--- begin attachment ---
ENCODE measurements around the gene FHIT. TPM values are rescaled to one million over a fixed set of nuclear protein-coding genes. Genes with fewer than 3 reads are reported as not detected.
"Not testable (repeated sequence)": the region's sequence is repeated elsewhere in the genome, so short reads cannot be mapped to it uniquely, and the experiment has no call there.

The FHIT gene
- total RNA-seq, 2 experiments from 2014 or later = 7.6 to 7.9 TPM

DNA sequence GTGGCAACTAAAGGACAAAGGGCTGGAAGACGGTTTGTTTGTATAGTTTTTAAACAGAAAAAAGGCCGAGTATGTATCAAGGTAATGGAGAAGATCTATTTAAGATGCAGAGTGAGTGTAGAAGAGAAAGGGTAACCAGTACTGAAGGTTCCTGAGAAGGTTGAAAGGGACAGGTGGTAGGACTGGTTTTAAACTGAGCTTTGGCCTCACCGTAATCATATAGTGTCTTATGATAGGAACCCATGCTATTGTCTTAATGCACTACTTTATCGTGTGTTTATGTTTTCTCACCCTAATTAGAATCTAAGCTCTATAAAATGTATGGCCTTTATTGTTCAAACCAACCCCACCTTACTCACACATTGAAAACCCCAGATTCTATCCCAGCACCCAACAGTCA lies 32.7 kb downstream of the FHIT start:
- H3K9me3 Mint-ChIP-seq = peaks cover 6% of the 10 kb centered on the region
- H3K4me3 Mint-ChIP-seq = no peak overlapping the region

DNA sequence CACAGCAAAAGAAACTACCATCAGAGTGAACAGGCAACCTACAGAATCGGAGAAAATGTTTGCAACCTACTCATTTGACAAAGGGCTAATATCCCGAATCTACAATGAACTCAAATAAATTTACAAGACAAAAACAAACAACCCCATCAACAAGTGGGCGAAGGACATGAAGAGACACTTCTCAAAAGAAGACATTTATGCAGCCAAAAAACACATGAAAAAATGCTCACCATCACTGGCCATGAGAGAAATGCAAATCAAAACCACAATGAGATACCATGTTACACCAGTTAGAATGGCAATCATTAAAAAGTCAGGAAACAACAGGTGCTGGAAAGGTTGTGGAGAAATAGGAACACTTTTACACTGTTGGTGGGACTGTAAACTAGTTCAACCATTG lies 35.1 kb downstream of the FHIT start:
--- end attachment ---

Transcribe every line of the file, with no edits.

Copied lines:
ENCODE measurements around the gene FHIT. TPM values are rescaled to one million over a fixed set of nuclear protein-coding genes. Genes with fewer than 3 reads are reported as not detected.
"Not testable (repeated sequence)": the region's sequence is repeated elsewhere in the genome, so short reads cannot be mapped to it uniquely, and the experiment has no call there.

The FHIT gene
- total RNA-seq, 2 experiments from 2014 or later = 7.6 to 7.9 TPM

DNA sequence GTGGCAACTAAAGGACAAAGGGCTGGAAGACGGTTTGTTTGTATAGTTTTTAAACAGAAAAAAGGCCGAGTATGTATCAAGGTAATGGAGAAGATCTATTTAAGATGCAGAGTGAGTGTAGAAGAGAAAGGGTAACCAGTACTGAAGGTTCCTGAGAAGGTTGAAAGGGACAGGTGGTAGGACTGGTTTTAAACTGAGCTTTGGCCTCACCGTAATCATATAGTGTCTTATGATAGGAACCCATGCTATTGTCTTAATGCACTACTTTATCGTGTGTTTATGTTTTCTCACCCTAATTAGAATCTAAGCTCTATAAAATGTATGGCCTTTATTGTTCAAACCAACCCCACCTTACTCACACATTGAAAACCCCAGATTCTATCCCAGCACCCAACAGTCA lies 32.7 kb downstream of the FHIT start:
- H3K9me3 Mint-ChIP-seq = peaks cover 6% of the 10 kb centered on the region
- H3K4me3 Mint-ChIP-seq = no peak overlapping the region

DNA sequence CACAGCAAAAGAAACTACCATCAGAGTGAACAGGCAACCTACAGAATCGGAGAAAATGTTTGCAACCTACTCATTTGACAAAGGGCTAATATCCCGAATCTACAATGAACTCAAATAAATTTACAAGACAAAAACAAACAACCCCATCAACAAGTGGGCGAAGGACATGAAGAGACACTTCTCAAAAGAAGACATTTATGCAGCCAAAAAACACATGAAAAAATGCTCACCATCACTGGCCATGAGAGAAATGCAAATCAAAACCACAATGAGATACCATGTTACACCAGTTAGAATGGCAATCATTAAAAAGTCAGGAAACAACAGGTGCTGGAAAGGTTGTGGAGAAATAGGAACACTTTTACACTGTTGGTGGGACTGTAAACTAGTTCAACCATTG lies 35.1 kb downstream of the FHIT start: